Purpose: E75 is an immunogenic peptide from the HER2/neu protein, which is overexpressed in many breast cancer patients. We have conducted two overlapping E75 vaccine trials to prevent recurrence in node-positive (NP) and node-negative (NN) breast cancer patients.

Experimental Design: E75 (HER2/neu 369-377) + granulocyte macrophage colony-stimulating factor was given intradermally to previously treated, disease-free NP breast cancer patients in a dose escalation safety trial and to NN breast cancer patients in a dose optimization study. Local and systemic toxicity was monitored. Immunologic responses were assessed using in vitro assays and in vivo delayed-type hypersensitivity responses. Clinical recurrences were documented.

Results: One hundred and eighty-six patients were enrolled in the two studies (NP, 95; NN, 91). Human leucocyte antigen A2 (HLA-A2) and HLA-A3 patients were vaccinated (n = 101), whereas all others (n = 85) were followed prospectively as controls. Toxicities were minimal, and a dose-dependent immunologic response to the vaccine was shown. Planned primary analysis revealed a recurrence rate of 5.6% in vaccinated patients compared with 14.2% in the controls (P = 0.04) at a median of 20 months follow-up. As vaccine-specific immunity waned over time, the difference in recurrence lost significance at 26 months median follow-up (8.3% versus 14.8%); however, a significant difference in the pattern of recurrence persisted.

Conclusions: E75 is safe and effective in raising a dose-dependent HER2/neu immunity in HLA-A2 and HLA-A3 NP and NN breast cancer patients. More importantly, E75 may reduce recurrences in disease-free, conventionally treated, high-risk breast cancer patients. These findings warrant a prospective, randomized phase III trial of the E75 vaccine with periodic booster to prevent breast cancer recurrences.

Breast cancer is the most common cancer diagnosis in women and the second leading cause of cancer-related death among women.7

7

Ries LAG, Harkins D, Krapcho M, et al. (eds.). SEER Cancer Statistics Review, 1975-2003, National Cancer Institute. Bethesda, MD, http://seer.cancer.gov/csr/1975_2003/, based on November 2005 SEER data submission, posted to the SEER Web site, 2006.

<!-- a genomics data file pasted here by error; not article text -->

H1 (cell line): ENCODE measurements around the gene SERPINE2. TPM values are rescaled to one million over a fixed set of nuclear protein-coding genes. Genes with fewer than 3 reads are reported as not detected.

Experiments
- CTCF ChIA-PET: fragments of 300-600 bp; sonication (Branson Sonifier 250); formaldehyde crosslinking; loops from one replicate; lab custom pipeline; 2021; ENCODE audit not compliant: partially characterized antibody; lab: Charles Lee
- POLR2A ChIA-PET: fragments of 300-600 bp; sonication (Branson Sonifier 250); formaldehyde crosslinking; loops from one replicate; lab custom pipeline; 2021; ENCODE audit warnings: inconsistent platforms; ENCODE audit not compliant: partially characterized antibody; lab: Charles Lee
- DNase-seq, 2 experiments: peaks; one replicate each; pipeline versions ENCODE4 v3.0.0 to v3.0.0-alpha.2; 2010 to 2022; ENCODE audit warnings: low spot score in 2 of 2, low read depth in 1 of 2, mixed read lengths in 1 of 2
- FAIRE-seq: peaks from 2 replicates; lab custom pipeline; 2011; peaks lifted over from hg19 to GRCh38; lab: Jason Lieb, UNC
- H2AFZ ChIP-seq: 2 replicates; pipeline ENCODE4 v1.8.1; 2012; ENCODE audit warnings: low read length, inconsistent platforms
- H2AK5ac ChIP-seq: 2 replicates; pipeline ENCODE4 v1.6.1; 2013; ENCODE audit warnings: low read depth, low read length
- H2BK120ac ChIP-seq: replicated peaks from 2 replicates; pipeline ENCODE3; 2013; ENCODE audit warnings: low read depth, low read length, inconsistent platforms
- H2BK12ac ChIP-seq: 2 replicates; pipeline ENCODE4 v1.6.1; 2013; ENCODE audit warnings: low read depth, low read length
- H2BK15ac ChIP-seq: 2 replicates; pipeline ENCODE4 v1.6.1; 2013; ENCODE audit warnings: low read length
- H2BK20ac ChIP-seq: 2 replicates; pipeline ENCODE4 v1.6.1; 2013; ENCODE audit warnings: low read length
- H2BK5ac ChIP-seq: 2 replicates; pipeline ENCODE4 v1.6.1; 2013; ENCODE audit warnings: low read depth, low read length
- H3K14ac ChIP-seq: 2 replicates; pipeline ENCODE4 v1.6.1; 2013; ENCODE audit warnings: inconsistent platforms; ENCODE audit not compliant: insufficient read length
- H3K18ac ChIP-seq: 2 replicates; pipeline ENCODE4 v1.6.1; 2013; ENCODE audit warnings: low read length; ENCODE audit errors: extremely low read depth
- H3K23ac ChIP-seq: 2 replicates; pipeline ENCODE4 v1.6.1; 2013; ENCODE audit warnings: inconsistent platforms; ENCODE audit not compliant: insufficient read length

Despite advances in standard treatment, a significant proportion of breast cancer patients will ultimately die from recurrent disease, especially aggressive subsets, such as those overexpressing HER2/neu. HER2/neu is a protooncogene expressed in many epithelial malignancies (1). Overexpression of HER2/neu is found in 20% to 25% of breast cancer and confers a poor prognosis (2).

Novel approaches are needed to further improve outcomes among breast cancer patients, and one such approach is immunotherapy. Trastuzumab is a monoclonal antibody that targets the HER2/neu protein and is an effective treatment of metastatic breast cancer (3). Several recent large trials have shown that adjuvant trastuzumab decreases recurrence rates compared with chemotherapy alone (46).

Another mode of immunotherapy in treating cancer is vaccines. Tumor-associated antigens are proteins expressed by tumors capable of eliciting a specific immune response. Two sources of tumor-associated antigens that have been extensively investigated in breast cancer are mucin-1 and HER2/neu (7). Several immunogenic peptides capable of inducing CTLs have been described from the HER2/neu protein (8, 9). E75 (KIFGSLAFL, HER2/neu, 369-377) is the most studied HER2/neu-derived peptide in laboratory and clinical studies (1016).

E75 has been used in several clinical trials as an anticancer vaccine, either as a single-peptide vaccine combined with different immunoadjuvants (1012) loaded on to autologous dendritic cells and reinfused (13, 14) or embedded in longer peptides capable of binding human leucocyte antigen (HLA) class II molecules to recruit CD4 helper T cells (15, 16). Each approach is safe and effective at stimulating E75-specific immunity, but combining E75 with an immunoadjuvant is the simplest approach and is at least as effective as the others at inducing peptide-specific immunity. Both granulocyte macrophage-colony stimulating factor (GM-CSF) and incomplete Freund's adjuvant have been used as immunoadjuvants with E75 (1012, 17). GM-CSF seems to be a better vaccine immunoadjuvant (18).